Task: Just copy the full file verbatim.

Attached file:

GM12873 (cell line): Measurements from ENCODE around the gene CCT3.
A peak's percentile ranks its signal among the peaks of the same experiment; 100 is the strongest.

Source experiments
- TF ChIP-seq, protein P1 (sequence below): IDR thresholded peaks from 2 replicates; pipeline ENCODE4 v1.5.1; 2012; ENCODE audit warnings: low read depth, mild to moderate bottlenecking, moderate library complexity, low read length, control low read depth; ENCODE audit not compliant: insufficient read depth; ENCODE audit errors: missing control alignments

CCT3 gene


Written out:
GM12873 (cell line): Measurements from ENCODE around the gene CCT3.
A peak's percentile ranks its signal among the peaks of the same experiment; 100 is the strongest.

Source experiments
- TF ChIP-seq, protein P1 (sequence below): IDR thresholded peaks from 2 replicates; pipeline ENCODE4 v1.5.1; 2012; ENCODE audit warnings: low read depth, mild to moderate bottlenecking, moderate library complexity, low read length, control low read depth; ENCODE audit not compliant: insufficient read depth; ENCODE audit errors: missing control alignments

CCT3 gene